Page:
Wojciech Lorenz: Patriots Come to Morag

WARSAW—The Polish Ministry of Defense has decided to allow American forces to place a Patriot missile battery in Morag, barely 75 miles from the Russian enclave of Kaliningrad that borders Poland. For months, unofficial reports had claimed that missiles would be stationed in Wesola, some 150 miles to the southwest—near Warsaw, and thus further from Russian territory.

The Defense Ministry alleges that the decision has nothing to do with Russia. They say that the military base in Morag is simply better prepared to host an American installation than any other base within reasonable distance of the Polish capital. Though a host of commentators are up in arms about the decision—seeing in it signs of a new Polish aggressiveness—these worries are misplaced.

Whether one battery of Patriots would add anything to the Polish air-defense system is questionable, but if so, the proposed location is probably the best place for these defensive weapons.

Yet, to be fair, it is difficult not to see the strategic importance of—and dangers inherent in—this decision. Russia has short-range missiles called Toczka in Kaliningrad, which can be armed with nuclear warheads. The Kremlin has also warned Warsaw that should it accept a U.S. missile defense system, it will be forced to move batteries of more dangerous Iskander missiles to the enclave.

As is to be expected, Moscow has reacted aggressively to any idea of new, advanced military installations being placed in Poland. The Kremlin’s initial reaction to the new location was a prompt (though unofficial) report, suggesting that it would move to strengthen its Baltic Fleet, which consists of some 100 ships. During the Cold War, this fleet was an advanced fist of Soviet power directed toward the West. Clearly, though, decisions of this caliber are not made easily or quickly. So is this just reflexive rhetoric from Moscow, or the beginnings of a new arms race?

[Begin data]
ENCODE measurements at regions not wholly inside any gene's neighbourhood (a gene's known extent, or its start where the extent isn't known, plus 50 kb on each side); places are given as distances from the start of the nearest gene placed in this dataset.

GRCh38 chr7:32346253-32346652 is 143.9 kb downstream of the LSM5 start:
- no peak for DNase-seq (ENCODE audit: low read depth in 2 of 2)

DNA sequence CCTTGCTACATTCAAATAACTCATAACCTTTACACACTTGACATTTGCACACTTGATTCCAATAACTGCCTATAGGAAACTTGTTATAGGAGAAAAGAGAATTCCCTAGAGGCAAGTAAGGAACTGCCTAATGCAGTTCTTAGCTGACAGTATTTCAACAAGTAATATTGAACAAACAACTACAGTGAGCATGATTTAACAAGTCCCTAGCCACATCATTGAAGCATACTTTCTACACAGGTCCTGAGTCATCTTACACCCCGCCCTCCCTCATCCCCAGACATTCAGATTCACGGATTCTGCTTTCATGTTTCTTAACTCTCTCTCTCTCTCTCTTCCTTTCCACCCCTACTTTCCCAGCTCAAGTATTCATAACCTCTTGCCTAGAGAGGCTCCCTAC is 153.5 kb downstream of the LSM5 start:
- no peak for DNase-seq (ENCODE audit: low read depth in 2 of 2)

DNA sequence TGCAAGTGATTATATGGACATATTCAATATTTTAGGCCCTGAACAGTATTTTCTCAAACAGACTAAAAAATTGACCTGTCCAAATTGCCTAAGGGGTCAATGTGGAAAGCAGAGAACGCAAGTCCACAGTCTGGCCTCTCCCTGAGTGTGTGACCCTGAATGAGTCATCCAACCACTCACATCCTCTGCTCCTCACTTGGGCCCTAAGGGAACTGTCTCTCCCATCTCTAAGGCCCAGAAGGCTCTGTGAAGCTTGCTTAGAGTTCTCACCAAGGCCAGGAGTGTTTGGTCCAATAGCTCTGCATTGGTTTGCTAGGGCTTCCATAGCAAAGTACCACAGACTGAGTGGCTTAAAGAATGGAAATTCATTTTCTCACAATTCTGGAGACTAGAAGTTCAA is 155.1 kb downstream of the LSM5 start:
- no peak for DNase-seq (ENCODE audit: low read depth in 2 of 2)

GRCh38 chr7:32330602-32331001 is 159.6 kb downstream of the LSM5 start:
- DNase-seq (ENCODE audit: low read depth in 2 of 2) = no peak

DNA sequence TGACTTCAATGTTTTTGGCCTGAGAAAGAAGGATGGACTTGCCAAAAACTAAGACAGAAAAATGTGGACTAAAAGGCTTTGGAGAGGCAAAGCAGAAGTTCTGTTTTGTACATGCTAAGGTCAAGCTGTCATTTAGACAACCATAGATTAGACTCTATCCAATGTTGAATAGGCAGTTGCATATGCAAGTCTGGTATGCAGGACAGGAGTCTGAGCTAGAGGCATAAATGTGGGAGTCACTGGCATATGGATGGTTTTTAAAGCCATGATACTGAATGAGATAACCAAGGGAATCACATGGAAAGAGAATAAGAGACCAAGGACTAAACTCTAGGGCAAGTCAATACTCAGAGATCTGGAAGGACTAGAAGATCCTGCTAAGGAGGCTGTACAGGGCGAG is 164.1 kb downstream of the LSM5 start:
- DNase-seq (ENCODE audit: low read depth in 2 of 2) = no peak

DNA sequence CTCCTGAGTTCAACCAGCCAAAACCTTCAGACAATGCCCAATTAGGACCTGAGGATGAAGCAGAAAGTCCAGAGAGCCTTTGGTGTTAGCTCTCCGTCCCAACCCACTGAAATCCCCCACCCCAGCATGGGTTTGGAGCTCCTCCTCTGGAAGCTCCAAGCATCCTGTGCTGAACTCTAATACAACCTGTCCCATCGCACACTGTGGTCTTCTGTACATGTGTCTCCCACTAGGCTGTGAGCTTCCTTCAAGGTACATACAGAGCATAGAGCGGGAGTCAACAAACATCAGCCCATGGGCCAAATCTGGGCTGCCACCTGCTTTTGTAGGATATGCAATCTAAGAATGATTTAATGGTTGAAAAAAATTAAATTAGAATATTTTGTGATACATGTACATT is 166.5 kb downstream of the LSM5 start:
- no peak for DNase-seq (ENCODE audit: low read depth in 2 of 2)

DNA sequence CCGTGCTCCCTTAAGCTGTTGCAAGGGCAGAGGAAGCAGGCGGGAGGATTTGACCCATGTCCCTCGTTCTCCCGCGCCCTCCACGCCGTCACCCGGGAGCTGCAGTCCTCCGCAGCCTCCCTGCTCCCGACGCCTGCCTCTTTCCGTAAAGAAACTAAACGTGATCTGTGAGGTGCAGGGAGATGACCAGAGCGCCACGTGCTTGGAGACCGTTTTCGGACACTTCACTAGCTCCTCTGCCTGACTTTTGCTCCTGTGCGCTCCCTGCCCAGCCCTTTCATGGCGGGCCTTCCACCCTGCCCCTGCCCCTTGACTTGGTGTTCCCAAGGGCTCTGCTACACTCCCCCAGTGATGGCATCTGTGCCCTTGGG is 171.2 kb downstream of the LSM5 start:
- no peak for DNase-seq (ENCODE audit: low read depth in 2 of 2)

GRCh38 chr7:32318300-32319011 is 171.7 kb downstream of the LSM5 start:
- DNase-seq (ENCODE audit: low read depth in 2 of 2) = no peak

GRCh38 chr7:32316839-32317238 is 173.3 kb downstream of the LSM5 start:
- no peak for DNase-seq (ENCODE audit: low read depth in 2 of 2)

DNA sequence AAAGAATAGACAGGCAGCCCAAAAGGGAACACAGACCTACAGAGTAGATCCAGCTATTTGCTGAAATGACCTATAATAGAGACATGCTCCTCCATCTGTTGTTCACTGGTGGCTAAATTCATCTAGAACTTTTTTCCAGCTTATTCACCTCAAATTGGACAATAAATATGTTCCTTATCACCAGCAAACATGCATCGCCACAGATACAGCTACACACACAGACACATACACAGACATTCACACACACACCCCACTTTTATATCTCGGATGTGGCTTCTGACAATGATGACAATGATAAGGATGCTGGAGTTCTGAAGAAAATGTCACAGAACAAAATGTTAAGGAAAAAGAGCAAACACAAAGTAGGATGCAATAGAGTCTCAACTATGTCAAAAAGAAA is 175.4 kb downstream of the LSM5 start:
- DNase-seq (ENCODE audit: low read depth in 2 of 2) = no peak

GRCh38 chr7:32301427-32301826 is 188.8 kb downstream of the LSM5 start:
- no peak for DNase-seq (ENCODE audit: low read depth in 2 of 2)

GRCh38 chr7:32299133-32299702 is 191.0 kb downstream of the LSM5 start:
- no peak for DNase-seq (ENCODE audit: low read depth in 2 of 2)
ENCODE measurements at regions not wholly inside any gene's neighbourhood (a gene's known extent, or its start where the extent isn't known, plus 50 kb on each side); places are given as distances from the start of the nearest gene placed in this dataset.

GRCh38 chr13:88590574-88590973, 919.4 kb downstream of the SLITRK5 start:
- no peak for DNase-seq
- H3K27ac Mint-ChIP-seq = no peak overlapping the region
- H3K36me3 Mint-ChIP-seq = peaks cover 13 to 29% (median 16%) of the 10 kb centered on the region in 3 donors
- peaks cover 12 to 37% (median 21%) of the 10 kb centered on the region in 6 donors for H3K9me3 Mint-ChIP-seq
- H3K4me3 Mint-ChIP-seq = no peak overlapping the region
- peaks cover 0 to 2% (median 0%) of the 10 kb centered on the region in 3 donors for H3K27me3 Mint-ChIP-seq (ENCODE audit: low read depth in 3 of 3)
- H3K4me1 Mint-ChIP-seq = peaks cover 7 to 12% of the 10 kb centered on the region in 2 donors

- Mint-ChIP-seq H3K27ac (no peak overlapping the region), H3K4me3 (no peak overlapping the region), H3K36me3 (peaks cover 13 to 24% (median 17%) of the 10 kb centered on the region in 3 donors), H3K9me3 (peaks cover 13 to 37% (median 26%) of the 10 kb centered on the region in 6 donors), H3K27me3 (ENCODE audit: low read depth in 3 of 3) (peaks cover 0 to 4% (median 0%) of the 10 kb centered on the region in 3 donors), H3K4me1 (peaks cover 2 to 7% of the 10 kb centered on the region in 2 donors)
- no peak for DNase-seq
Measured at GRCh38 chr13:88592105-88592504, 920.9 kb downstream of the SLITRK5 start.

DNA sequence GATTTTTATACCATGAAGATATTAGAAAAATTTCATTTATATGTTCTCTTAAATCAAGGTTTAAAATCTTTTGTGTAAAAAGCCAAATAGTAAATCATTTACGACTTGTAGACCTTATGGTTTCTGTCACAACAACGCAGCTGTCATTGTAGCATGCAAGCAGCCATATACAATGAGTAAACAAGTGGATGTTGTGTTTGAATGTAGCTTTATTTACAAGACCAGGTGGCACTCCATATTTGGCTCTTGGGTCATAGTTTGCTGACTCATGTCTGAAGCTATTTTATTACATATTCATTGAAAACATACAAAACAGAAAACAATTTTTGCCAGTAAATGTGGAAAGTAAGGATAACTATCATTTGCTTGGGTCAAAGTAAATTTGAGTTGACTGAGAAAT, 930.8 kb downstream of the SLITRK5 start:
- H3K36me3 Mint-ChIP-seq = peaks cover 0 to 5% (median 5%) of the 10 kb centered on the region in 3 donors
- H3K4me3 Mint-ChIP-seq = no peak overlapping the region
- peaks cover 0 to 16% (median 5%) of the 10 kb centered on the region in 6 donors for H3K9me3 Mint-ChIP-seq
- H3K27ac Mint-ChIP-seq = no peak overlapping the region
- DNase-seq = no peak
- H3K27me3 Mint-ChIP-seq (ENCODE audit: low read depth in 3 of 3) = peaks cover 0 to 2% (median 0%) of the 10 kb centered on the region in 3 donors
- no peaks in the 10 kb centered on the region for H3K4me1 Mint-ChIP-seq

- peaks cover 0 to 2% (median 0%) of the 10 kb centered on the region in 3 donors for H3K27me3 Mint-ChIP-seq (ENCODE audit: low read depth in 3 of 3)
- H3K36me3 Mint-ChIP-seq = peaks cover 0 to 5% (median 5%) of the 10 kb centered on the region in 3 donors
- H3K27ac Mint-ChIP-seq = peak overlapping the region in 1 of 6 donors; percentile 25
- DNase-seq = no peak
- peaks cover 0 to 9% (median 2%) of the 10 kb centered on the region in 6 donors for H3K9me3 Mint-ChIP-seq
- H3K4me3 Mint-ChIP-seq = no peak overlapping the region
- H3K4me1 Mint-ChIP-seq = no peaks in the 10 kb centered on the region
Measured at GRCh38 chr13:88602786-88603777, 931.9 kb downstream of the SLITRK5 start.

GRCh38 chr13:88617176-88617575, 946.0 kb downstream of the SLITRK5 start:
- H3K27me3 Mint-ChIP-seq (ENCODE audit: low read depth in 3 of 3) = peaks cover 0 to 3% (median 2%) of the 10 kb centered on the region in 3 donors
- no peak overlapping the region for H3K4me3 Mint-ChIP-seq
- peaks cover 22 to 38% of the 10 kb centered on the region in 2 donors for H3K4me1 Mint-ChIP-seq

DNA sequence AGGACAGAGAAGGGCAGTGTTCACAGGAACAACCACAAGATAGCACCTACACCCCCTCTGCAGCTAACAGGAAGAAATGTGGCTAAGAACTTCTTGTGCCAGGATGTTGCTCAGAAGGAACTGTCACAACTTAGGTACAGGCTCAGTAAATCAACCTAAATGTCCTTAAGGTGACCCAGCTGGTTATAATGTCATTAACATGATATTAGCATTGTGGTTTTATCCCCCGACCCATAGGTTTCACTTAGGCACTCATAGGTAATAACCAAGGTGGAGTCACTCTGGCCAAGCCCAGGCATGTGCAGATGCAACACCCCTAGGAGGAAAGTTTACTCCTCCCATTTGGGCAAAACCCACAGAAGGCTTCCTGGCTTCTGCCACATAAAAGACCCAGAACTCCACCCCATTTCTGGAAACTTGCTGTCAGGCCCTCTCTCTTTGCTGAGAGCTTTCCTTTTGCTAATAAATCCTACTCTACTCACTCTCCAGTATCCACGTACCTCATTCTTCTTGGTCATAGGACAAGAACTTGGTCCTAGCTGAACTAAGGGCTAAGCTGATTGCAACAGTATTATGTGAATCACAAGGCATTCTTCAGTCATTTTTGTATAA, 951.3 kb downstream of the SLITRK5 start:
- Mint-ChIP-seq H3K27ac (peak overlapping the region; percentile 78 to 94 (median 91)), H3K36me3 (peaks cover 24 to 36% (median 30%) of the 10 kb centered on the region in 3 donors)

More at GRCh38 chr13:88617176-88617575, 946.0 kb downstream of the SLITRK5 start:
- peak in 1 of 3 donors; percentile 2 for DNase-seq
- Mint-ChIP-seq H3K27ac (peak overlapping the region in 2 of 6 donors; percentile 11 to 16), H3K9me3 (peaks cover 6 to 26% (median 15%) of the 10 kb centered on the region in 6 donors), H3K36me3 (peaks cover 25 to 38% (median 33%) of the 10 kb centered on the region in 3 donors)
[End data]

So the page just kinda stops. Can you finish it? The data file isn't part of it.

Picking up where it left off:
Even before the proposed battery of Patriot missiles in Morag (only long-outdated Polish anti-missile and anti-aircraft systems are now deployed there), Russia has held fast to its theoretical "right" to attack, all but unopposed, this NATO member state. It’s as if the Cold War were still in effect. Maintaining this status quo is part posturing, part antiquated sense of security for the Kremlin—Poland continues to embody a buffer zone between the Russian bear and the well-equipped NATO main forces in Western Europe.

But nervous legislators in Warsaw should not allow Russian warnings to prevent the installation of new Patriot batteries. This eventuality would not produce a more harmonious relationship and in no sense enhances Poles’ sense of security.

From the very beginning of the negotiations concerning the placement of the U.S. missile defense system in Poland, our authorities set conditions about strengthening Poland’s air-defense network. Indeed, Polish negotiators received guarantees that one battery of Patriots would be placed in Poland even if the broader project was not developed.
Sure enough, President Barack Obama decided to scrap plans for the permanent missile defense base in Poland. (His administration still plans to develop a mobile-launch system, similar to one currently deployed on ships.)
The current Polish administration is not trying to poke the Russian bear—it is merely trying to find a balance between the strategic interests of the United States, which is trying to mend fences with Kremlin, and the need to care for the interests and security of Poland.
For those who say that this is a provocative move towards Russia: I say, show me how.
Wojciech Lorenz, a former editor with the BBC World Service, is a journalist with the Policy daily Rzeczpospolita.
For a more detailed study of the deployment of Western missile defenses in Poland, see Wojciech Lorenz’s article "Poland: Straddling the Nuclear Frontier" in the fall 2009 issue of World Policy Journal.

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